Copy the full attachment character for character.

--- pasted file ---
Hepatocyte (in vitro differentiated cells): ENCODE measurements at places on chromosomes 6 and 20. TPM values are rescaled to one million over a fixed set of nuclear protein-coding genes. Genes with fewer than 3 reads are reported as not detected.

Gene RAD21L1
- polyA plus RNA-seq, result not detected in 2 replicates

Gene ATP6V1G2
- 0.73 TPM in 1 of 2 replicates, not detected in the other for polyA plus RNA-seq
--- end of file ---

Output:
Hepatocyte (in vitro differentiated cells): ENCODE measurements at places on chromosomes 6 and 20. TPM values are rescaled to one million over a fixed set of nuclear protein-coding genes. Genes with fewer than 3 reads are reported as not detected.

Gene RAD21L1
- polyA plus RNA-seq, result not detected in 2 replicates

Gene ATP6V1G2
- 0.73 TPM in 1 of 2 replicates, not detected in the other for polyA plus RNA-seq